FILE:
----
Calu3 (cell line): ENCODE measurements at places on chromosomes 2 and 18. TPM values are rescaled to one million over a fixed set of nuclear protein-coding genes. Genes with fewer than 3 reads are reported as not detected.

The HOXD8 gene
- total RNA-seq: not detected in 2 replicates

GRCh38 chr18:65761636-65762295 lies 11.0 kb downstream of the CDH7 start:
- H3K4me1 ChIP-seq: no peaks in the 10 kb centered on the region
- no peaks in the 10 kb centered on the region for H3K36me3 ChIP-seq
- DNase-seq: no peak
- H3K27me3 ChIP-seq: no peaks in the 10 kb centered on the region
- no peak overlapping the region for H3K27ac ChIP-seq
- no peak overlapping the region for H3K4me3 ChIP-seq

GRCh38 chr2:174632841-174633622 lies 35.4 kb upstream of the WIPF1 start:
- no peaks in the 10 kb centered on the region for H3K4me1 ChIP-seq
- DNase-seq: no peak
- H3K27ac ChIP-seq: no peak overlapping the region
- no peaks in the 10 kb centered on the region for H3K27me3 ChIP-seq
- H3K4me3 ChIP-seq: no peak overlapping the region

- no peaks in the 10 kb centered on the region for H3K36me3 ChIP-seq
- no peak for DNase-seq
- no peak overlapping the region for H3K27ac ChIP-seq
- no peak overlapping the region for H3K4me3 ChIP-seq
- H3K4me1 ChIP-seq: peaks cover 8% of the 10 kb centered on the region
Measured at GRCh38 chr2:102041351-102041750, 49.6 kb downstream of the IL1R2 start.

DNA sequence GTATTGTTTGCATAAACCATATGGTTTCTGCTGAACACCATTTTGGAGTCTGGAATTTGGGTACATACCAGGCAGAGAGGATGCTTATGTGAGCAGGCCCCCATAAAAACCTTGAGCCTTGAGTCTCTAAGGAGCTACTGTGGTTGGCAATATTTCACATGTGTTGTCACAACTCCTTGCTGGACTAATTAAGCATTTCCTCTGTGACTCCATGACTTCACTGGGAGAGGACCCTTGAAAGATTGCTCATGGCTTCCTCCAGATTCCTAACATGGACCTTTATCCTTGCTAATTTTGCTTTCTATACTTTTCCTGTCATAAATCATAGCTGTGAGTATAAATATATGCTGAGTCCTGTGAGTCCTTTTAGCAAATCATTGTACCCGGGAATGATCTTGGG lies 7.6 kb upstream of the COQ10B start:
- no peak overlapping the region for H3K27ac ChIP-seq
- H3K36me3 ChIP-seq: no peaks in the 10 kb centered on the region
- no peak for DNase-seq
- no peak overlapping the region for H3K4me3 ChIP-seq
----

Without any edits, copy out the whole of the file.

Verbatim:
Calu3 (cell line): ENCODE measurements at places on chromosomes 2 and 18. TPM values are rescaled to one million over a fixed set of nuclear protein-coding genes. Genes with fewer than 3 reads are reported as not detected.

The HOXD8 gene
- total RNA-seq: not detected in 2 replicates

GRCh38 chr18:65761636-65762295 lies 11.0 kb downstream of the CDH7 start:
- H3K4me1 ChIP-seq: no peaks in the 10 kb centered on the region
- no peaks in the 10 kb centered on the region for H3K36me3 ChIP-seq
- DNase-seq: no peak
- H3K27me3 ChIP-seq: no peaks in the 10 kb centered on the region
- no peak overlapping the region for H3K27ac ChIP-seq
- no peak overlapping the region for H3K4me3 ChIP-seq

GRCh38 chr2:174632841-174633622 lies 35.4 kb upstream of the WIPF1 start:
- no peaks in the 10 kb centered on the region for H3K4me1 ChIP-seq
- DNase-seq: no peak
- H3K27ac ChIP-seq: no peak overlapping the region
- no peaks in the 10 kb centered on the region for H3K27me3 ChIP-seq
- H3K4me3 ChIP-seq: no peak overlapping the region

- no peaks in the 10 kb centered on the region for H3K36me3 ChIP-seq
- no peak for DNase-seq
- no peak overlapping the region for H3K27ac ChIP-seq
- no peak overlapping the region for H3K4me3 ChIP-seq
- H3K4me1 ChIP-seq: peaks cover 8% of the 10 kb centered on the region
Measured at GRCh38 chr2:102041351-102041750, 49.6 kb downstream of the IL1R2 start.

DNA sequence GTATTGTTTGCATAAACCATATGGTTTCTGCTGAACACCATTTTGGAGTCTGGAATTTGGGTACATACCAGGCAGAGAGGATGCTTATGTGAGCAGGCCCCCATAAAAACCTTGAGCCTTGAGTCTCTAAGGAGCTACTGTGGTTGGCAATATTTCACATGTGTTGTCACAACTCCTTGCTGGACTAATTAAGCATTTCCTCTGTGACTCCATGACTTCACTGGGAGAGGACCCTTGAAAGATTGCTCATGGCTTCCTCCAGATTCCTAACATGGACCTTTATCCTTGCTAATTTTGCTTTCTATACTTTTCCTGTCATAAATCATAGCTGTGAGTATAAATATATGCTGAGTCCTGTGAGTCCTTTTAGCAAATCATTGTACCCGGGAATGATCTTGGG lies 7.6 kb upstream of the COQ10B start:
- no peak overlapping the region for H3K27ac ChIP-seq
- H3K36me3 ChIP-seq: no peaks in the 10 kb centered on the region
- no peak for DNase-seq
- no peak overlapping the region for H3K4me3 ChIP-seq